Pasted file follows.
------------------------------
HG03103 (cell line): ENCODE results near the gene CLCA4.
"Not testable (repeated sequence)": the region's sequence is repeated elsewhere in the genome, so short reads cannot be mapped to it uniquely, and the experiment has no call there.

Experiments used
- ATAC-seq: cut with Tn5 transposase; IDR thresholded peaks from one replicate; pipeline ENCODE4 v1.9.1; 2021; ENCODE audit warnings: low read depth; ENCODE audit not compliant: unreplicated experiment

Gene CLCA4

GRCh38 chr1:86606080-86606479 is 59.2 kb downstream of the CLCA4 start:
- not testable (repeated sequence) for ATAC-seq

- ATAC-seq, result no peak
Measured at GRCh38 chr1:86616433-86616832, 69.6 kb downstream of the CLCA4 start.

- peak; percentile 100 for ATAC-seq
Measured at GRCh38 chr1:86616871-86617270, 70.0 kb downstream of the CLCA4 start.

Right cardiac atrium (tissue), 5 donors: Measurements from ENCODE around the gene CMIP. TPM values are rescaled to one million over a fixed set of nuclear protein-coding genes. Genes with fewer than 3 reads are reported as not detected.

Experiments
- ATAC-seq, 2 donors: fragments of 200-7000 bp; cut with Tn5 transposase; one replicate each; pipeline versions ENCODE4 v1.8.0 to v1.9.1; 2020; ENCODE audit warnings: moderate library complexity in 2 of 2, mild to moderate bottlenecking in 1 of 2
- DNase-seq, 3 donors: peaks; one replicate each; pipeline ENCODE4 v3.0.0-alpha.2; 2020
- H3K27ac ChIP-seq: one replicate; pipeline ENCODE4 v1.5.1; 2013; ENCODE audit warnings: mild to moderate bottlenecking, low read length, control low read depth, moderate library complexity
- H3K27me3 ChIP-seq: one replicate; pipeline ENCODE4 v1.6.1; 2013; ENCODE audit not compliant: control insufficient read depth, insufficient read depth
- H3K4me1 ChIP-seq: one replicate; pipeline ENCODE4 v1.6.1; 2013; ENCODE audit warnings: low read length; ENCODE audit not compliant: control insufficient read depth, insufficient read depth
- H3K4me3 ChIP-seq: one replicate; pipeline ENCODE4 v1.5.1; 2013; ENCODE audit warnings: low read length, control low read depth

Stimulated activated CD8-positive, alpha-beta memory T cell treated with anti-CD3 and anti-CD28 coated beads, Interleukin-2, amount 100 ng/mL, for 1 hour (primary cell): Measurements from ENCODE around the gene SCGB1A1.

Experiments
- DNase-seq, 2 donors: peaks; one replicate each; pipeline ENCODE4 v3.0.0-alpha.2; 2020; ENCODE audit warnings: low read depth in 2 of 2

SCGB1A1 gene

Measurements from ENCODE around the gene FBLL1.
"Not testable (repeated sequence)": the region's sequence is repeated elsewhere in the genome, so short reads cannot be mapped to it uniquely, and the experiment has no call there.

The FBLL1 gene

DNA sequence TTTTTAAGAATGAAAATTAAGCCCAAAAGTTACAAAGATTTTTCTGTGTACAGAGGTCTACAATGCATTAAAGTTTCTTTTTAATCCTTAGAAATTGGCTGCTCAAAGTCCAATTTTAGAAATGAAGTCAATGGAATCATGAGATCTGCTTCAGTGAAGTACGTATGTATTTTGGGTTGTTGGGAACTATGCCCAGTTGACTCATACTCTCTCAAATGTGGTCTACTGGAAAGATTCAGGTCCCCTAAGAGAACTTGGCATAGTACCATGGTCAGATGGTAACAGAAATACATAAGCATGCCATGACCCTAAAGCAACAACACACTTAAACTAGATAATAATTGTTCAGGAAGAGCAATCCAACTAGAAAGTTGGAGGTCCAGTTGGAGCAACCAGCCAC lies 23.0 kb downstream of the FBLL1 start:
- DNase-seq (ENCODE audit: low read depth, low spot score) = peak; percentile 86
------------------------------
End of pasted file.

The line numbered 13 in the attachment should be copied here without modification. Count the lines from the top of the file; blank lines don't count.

Experiments